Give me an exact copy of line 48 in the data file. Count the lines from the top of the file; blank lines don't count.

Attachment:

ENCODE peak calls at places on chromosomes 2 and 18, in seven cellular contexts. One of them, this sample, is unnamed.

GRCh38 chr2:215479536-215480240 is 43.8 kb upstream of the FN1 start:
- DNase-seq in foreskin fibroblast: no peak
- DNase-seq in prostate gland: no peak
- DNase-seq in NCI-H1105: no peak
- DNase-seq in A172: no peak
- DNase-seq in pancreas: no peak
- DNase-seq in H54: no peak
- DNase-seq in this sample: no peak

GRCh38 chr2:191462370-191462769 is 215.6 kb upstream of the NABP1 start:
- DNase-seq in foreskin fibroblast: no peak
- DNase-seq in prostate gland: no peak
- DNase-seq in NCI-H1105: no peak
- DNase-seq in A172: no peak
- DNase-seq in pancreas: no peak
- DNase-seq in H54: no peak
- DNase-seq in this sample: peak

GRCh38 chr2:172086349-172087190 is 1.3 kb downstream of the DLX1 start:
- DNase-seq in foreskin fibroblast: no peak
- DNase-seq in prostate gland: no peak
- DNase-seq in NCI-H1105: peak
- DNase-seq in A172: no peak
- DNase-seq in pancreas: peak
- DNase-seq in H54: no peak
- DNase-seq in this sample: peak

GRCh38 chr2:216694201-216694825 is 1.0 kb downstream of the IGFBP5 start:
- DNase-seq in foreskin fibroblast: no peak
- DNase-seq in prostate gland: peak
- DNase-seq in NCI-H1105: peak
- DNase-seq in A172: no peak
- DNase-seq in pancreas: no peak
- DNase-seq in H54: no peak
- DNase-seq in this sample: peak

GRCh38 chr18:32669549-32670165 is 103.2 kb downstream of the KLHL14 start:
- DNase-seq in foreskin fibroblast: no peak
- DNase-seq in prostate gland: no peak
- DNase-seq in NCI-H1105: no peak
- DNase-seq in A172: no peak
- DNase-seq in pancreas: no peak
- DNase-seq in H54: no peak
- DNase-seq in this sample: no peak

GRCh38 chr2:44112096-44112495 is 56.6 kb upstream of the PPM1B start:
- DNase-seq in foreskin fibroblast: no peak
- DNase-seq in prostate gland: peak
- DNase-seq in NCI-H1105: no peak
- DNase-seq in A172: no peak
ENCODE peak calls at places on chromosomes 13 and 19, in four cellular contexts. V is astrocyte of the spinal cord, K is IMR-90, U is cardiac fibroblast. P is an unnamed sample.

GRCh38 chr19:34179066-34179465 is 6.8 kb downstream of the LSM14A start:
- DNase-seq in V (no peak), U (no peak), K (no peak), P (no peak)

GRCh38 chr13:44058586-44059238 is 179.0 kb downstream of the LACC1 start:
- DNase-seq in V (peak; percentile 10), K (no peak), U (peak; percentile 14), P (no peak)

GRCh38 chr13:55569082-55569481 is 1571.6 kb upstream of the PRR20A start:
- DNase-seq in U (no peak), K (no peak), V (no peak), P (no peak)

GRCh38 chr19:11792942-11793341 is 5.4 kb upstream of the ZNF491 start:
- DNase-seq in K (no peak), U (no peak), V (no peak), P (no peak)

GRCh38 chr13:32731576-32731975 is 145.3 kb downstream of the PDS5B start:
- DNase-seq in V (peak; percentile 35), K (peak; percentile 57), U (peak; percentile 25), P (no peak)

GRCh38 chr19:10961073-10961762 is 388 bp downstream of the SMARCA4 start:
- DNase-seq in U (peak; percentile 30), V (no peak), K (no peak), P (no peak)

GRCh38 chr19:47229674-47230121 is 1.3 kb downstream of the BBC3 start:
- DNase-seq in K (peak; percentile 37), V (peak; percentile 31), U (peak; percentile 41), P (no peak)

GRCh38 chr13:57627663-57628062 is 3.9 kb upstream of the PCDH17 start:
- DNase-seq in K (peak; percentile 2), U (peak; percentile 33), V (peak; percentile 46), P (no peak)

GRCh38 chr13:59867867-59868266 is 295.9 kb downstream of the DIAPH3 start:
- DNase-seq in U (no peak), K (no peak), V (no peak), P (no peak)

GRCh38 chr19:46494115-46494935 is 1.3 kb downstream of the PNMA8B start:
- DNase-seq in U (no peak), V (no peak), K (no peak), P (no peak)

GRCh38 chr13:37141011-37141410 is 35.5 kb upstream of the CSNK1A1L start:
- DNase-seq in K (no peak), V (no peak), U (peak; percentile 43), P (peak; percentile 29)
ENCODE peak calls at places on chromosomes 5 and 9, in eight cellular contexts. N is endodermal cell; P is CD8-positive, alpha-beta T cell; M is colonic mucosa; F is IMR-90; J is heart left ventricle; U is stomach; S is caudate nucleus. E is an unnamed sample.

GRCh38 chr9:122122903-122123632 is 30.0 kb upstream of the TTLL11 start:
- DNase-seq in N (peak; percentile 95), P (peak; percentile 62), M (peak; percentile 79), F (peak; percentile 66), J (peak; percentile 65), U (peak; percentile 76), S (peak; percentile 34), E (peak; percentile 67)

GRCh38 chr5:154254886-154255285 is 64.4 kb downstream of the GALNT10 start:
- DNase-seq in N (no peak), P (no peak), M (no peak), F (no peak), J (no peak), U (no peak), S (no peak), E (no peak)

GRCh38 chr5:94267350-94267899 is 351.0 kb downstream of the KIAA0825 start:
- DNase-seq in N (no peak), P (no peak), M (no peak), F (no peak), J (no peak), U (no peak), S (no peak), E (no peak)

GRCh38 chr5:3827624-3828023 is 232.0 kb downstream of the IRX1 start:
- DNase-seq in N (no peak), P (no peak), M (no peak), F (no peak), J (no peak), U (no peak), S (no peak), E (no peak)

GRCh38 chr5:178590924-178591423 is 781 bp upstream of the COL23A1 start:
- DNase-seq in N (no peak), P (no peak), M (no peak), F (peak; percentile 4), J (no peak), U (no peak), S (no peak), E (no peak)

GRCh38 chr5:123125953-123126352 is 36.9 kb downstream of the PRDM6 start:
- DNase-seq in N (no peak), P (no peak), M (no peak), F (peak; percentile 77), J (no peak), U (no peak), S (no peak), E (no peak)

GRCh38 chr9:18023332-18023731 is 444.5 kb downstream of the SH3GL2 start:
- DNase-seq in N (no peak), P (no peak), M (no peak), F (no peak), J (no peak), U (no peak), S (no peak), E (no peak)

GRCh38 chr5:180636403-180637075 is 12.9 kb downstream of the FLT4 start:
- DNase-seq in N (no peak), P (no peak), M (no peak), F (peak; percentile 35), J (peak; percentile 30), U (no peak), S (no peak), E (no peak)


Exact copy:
GRCh38 chr19:34179066-34179465 is 6.8 kb downstream of the LSM14A start: